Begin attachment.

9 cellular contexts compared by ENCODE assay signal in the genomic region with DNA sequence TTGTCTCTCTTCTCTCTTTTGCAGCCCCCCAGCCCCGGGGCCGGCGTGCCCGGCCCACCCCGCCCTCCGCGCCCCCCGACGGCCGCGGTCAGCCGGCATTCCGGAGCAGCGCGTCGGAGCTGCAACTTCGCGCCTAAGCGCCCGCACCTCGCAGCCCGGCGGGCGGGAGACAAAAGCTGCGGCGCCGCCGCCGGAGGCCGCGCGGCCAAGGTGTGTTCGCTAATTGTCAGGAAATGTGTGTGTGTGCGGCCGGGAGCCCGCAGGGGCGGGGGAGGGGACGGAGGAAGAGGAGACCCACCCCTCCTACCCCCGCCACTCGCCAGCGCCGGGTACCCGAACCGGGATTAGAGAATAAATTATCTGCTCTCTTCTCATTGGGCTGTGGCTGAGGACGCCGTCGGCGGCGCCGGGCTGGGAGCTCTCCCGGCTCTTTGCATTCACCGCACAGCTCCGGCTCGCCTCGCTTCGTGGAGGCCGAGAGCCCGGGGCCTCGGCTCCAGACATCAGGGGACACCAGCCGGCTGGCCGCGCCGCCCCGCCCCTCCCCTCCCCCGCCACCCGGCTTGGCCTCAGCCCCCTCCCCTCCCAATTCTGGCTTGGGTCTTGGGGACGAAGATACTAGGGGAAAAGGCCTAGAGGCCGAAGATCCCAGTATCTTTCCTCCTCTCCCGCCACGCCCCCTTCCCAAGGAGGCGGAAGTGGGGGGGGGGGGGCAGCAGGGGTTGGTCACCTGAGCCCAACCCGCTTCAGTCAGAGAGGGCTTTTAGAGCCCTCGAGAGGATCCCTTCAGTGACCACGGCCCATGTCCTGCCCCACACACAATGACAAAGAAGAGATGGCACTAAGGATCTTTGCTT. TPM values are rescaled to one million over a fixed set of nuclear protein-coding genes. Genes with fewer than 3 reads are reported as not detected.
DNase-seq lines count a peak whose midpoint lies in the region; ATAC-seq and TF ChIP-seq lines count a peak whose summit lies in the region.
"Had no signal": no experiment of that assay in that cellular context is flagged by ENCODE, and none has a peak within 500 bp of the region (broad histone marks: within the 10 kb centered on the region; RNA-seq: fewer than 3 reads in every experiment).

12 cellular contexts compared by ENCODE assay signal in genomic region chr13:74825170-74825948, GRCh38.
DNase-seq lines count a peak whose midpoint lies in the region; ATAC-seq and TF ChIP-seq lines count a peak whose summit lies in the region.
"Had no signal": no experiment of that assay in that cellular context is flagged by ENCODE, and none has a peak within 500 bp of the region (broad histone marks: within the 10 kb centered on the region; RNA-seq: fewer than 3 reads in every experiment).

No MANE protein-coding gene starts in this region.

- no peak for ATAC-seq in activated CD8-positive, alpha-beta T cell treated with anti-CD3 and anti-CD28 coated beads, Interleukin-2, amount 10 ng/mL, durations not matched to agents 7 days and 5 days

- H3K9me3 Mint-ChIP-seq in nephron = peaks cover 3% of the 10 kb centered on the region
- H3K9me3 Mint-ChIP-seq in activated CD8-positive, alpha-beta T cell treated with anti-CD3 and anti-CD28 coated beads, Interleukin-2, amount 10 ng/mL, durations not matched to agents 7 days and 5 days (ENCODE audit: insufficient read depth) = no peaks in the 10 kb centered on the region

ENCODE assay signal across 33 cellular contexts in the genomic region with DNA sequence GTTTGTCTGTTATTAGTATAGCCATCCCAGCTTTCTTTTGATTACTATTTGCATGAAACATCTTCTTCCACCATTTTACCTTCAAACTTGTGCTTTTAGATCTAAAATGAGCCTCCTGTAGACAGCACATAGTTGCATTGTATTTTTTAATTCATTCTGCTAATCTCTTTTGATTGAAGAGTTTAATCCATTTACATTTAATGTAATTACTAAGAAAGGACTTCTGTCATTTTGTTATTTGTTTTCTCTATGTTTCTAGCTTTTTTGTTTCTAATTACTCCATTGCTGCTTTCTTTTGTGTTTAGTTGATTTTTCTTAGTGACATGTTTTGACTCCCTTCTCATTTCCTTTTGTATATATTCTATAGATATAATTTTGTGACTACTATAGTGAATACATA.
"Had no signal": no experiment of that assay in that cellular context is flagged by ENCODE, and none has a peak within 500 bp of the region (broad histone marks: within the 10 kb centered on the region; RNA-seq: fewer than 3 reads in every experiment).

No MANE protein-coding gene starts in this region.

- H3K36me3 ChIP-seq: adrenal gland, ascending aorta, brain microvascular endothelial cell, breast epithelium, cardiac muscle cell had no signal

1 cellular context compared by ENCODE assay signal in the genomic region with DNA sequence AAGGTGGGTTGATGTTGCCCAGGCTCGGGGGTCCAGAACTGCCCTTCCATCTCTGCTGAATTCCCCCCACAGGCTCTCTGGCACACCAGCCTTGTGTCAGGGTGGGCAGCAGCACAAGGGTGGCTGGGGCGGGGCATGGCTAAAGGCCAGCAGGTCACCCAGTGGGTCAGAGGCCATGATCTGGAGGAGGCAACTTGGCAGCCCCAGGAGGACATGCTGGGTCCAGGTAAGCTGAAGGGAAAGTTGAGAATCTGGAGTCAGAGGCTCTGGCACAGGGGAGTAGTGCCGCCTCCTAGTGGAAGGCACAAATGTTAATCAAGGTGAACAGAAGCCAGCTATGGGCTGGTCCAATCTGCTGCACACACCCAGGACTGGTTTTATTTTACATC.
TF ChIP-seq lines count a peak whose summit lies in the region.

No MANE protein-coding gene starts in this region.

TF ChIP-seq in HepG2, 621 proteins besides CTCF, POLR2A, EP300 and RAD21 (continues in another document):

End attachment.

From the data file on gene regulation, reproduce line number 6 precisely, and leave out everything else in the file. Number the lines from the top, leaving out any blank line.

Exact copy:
"Had no signal": no experiment of that assay in that cellular context is flagged by ENCODE, and none has a peak within 500 bp of the region (broad histone marks: within the 10 kb centered on the region; RNA-seq: fewer than 3 reads in every experiment).